A Small Borough Closes on a Big Lease of its Water and Sewer System: Lessons for Other Municipalities
January 20, 2015
A Small Borough Closes on a Big Lease of its Water and Sewer System: Lessons for Other Municipalities
by Timothy J. Horstmann and Adam L. Santucci
Reprinted with permission from the January 20, 2015 issue of The Legal Intelligencer
© 2015 ALM Media Properties, LLC.
Further duplication without permission is prohibited. All rights reserved.
On December 30, 2014, the Borough of Middletown, Dauphin County closed on a 50-year lease of its water and sewer system. Pursuant to this public-private partnership, United Water will operate, maintain and manage the system, but Middletown will retain ownership of the assets even after the contract term. Middletown’s lease of the system – often referred to as a “concession” in the industry – is the culmination of a years-long process to fashion a novel solution to the Borough’s substantial pension shortfall and avoid painful property tax increases or electric rate increases on Borough residents. The Borough’s selection of United as its system operator followed an open bidding process which attracted multiple suitors.
Pursuant to the terms of the lease, Middletown received an up-front payment of $43 million, and will receive substantial annual lease payments thereafter during the lease term. The total aggregate value of the deal is approximately $60 million. Using the up-front payment, the Borough resolved not only its pension deficit, but also retired all of its outstanding debt. For the first time in decades, the Borough greets a new year debt-free.
The Middletown concession is a model for how similar transactions can work for other Pennsylvania municipalities. We expect more public-private partnerships to be explored in 2015 as a means to address pension and other liabilities, to avoid painful tax increases or even simply as a means to generate revenue for key initiatives, such as redevelopment. For municipalities interested in exploring such a transaction, lessons can be learned from Middletown – most notably in the areas of labor, utility system infrastructure, and finance.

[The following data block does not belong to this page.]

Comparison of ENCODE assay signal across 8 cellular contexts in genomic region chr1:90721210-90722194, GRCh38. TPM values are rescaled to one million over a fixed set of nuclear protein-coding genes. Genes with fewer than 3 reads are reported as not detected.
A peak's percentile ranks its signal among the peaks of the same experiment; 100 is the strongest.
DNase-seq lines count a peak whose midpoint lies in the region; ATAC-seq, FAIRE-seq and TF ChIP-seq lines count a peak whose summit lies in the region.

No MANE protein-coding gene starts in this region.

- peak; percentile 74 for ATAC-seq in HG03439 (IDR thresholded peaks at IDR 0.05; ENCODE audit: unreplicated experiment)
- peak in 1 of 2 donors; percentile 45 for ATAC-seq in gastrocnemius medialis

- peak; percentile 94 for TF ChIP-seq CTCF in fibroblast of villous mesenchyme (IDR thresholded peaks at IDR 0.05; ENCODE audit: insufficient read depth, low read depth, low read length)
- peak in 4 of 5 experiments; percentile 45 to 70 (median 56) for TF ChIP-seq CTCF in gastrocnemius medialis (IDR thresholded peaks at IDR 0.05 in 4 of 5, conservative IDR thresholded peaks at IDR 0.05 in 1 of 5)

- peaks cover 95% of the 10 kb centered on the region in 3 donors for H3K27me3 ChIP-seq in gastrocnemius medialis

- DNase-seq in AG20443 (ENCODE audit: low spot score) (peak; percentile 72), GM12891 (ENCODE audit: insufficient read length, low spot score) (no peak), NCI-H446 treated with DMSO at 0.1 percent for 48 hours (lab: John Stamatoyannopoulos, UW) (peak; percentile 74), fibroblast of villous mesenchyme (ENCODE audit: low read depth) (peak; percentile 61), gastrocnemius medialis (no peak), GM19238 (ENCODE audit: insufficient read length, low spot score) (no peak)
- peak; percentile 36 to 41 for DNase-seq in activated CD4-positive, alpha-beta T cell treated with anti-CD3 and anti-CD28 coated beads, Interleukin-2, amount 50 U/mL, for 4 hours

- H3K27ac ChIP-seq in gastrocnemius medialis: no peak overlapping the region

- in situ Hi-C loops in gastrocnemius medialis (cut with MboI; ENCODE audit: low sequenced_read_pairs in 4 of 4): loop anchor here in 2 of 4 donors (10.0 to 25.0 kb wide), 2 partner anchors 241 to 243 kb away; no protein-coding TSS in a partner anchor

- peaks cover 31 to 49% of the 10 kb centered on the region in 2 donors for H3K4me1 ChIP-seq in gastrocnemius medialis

Labor. A primary consideration for decision-makers and deal makers in these transactions is the labor issue. Employees are a key stakeholder group and their concerns must be addressed early to ensure a transaction succeeds. Because in most cases the employees will be represented by a labor union, we focus our discussion on the issues associated with transitioning union-represented employees.
A municipality could consider furloughs for affected employees, but this approach is difficult if not impossible for several reasons. First, layoffs would be met with stiff opposition from a key and vocal stakeholder group. In addition, this approach likely would result in the subcontracting of bargaining unit work, which may be specifically prohibited by the applicable collective bargaining agreement. Even if the agreement does not address subcontracting, however, the municipality would be required to engage in bargaining, because under the Pennsylvania Public Employe Relations Act (“PERA”), subcontracting is a mandatory subject of bargaining. As a practical matter this means the municipality would need the union’s agreement prior to assigning the bargaining unit work to non-bargaining unit employees. Obviously, it is highly unlikely that a union would sign off on a plan resulting in wholesale layoffs.
Alternatively, the municipality could require the concessionaire to make offers of employment to all of the affected employees. In this scenario, the concessionaire likely would be considered a successor employer under PERA. As a successor employer, the concessionaire would be required to recognize the union as the representative of the employees and to bargain collectively with that union regarding the terms and conditions of employment of the employees. In addition, while bargaining, the parties would be obligated to maintain the status quo with respect to the terms and conditions of employment of the employees until a new agreement is reached or until the parties reach impasse.
In addition, a municipality may wish to go further than what the law requires in addressing the concerns of affected employees. Additional protections and/or benefits for employees could be required of the concessionaire as a term of the agreement between the concessionaire and the municipality. Although satisfying the concerns of affected employees may be difficult, the ability to offer job security, continued union representation, and consistency with respect to wages and benefits for a period of time are significant benefits that should go a long way in addressing the concerns of this key stakeholder group.